What is Foreign Invested Enterprise (FIE)

The difficulties of doing business in China have become clear in the 20 years since China reopened to foreign investment. This is evident in the foreign-invested enterprise. The foreign-invested enterprise provides greater protection for foreign investments.

This includes enhanced protection for foreign investors’ intellectual property rights and trade secrets. It also implies a more simplified and transparent regulatory regime.

In this article, we will break down all you need to know about the foreign-invested enterprise. We included the definition, types, challenges, and everything you need to know. Let’s get started.

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What is a foreign-invested enterprise (FIE)

A foreign-invested enterprise (FIE) is a common business structure in China and other Asian countries. International businesses must use this legal form when investing financially in a China-based business or project.

A foreign-invested enterprise (FIE) is any of several legal structures that allow a company to participate in the foreign economy.

FIEs are subject to stringent government regulation at several key points. This limits how much a company can profit from foreign ventures. It also determines the amount of control a foreign parent has in the foreign country.

Types of Foreign Invested Enterprises (FIEs)

There are different types of foreign-invested enterprises. They are mostly in China between Chinese and foreign parties. They are set up with the approval of the Ministry of Commerce. 

The foreign-invested enterprises are of three types:

  • Pure joint ventures, in which the parties do not establish a separate legal entity. Thus bear the risk of profit and loss directly,
  • Hybrid joint ventures, in which the parties establish a separate business entity. They, however, limit their liabilities to their capital contributions, and
  • The FCLS. An FCLS is a type of joint-stock company that foreign investors can establish. It is the only type of FIE whose shares can trade on a Chinese stock exchange.

When Should a Business Use a Foreign Invested Enterprise?

Setting up a company in China as a foreign enterprise is advantageous if your company requires a significant legal presence in the country. Compliance with the Foreign Investment Enterprise is necessary where-

  • As a non-China-based investor, you wish to establish an enterprise or project to invest in. This goes whether it is within China, whether on your own or with other investors;
  • As a non-China-based investor, you seek to acquire shares or other securities in a China-based enterprise;
  • Other types of foreign investment that China’s laws may specify from time to time.

You should use a foreign-invested enterprise when-

  • You want to invest in a promising local business;
  • You want to start a project in China that will necessitate collaboration with local businesses;
  • Where your company requires a branded platform on the ground in China. It may need this to engage customers or collaborate with other local businesses.

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When is a Foreign Invested Enterprise Not Required?

International enterprises may mistakenly believe that a foreign-invested enterprise is a requirement to do business in China. There are a variety of other business solutions that could be appropriate. Some of them are-

#1. A Bureau of Representation (RO)

An RO can only perform a limited number of activities in China. They are primarily for international businesses scoping out the local market. They are also great for the ones that are conducting market research.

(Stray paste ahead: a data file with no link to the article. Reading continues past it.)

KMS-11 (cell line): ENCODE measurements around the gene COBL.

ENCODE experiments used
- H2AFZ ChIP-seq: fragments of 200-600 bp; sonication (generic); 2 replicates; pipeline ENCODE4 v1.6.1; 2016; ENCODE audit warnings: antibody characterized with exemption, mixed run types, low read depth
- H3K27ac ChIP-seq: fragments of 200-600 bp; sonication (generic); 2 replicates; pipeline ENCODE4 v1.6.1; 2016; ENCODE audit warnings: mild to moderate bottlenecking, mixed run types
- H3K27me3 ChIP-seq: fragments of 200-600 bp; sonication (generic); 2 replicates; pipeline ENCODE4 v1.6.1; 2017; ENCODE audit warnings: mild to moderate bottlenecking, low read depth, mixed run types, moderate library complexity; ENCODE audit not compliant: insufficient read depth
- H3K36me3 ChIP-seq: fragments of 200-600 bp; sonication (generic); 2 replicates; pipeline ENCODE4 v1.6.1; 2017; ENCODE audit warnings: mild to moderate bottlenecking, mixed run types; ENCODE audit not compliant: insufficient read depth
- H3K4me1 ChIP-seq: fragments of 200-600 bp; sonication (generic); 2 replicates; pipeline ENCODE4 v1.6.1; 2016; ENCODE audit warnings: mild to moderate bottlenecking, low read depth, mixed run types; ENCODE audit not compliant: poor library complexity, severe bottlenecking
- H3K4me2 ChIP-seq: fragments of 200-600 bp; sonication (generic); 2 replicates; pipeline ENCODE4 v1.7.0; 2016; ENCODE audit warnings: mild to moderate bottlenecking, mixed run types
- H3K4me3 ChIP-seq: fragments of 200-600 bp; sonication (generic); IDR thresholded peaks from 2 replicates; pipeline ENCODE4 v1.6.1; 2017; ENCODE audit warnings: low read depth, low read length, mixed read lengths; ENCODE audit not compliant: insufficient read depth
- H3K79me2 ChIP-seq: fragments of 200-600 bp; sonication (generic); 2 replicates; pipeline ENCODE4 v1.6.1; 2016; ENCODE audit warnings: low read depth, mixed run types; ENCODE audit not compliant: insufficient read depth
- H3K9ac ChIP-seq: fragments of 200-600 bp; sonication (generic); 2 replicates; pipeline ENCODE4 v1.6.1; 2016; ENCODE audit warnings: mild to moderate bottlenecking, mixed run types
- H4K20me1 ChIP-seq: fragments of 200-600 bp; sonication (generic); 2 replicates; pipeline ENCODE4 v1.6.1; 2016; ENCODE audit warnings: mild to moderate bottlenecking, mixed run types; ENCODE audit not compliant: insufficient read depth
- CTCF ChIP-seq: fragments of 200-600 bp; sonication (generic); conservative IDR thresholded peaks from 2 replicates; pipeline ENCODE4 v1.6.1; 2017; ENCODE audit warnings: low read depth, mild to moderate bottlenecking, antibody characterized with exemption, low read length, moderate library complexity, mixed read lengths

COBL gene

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Similarly, they cannot execute contracts, import or export goods, or conduct business in their name with other companies.

#2. A Worldwide PEO

A global PEO can provide employment solutions for a workforce in China. This includes recruiting and hiring staff in China to work on your client’s behalf.

Using a global PEO may eliminate the need to establish your own FIE, branch, or another local subsidiary.

#3. Foreign investment regime

Policy. The FIL includes several market-liberalizing principles. This reflects the Chinese government’s desire to expand market access. It also shows they can create a level playing field for foreign investors.

The most recent Negative Lists have eased access restrictions even further.

What is the Scope of Foreign Invested Enterprise?

Foreign investment is any direct or indirect investment activity conducted within China by foreign investors. This could include foreign individuals, enterprises, or other organizations. It is not limited to the incorporation of FIEs, the acquisition of equity interests, or assets in Chinese companies.

Foreign investors and FIEs that conduct business in China must follow Chinese laws and regulations. In practice, foreign investments that fall under the Negative List go through review. SAMR or its local branches do the review during the corporate registration process.

It can also be through relevant sector regulators, or both, during the operating license approval process.

The foreign-invested enterprise covers both direct and indirect investments in the form of mergers and acquisitions. If an investor is not Chinese or is not incorporated in China, the investor is a foreign investor.

Hong Kong, Macao, and Taiwan investors are foreign investors in the foreign-invested enterprise. This means that if you are a foreign investor, you must work by the foreign-invested enterprise laws.

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What is the Foreign Invested Enterprise Screening?

Foreign investment and national security reviews are required for the foreign-invested enterprise. Foreign investment information must get to MOFCOM. Only restricted investments that have passed the review of SAMR or its local branches will get the permission.

If a foreign investor invests in a prohibited sector, the authorities may order the foreign investor to discontinue the transaction.

They may also dispose of the shares or assets acquired, or unwind the transaction. This depends on the status of the investment transaction. The foreign-invested enterprise screening is mandatory. While there is no monetary penalty for failure to notify, you may have to file a filing.

What are the Procedures for Foreign Invested Enterprise?

For the foreign investment enterprise, some procedures are set out. The following are the major steps in the review and reporting procedures –

  • China has implemented a ‘national treatment plus negative list’ approach for foreign investment in China.